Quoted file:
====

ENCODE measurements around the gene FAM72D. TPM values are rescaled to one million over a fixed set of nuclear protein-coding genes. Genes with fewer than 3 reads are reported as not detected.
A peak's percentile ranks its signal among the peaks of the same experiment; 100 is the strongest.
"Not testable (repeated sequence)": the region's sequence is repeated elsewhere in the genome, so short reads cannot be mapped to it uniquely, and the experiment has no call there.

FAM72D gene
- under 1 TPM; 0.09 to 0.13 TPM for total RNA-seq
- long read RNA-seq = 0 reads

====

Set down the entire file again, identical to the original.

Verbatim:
ENCODE measurements around the gene FAM72D. TPM values are rescaled to one million over a fixed set of nuclear protein-coding genes. Genes with fewer than 3 reads are reported as not detected.
A peak's percentile ranks its signal among the peaks of the same experiment; 100 is the strongest.
"Not testable (repeated sequence)": the region's sequence is repeated elsewhere in the genome, so short reads cannot be mapped to it uniquely, and the experiment has no call there.

FAM72D gene
- under 1 TPM; 0.09 to 0.13 TPM for total RNA-seq
- long read RNA-seq = 0 reads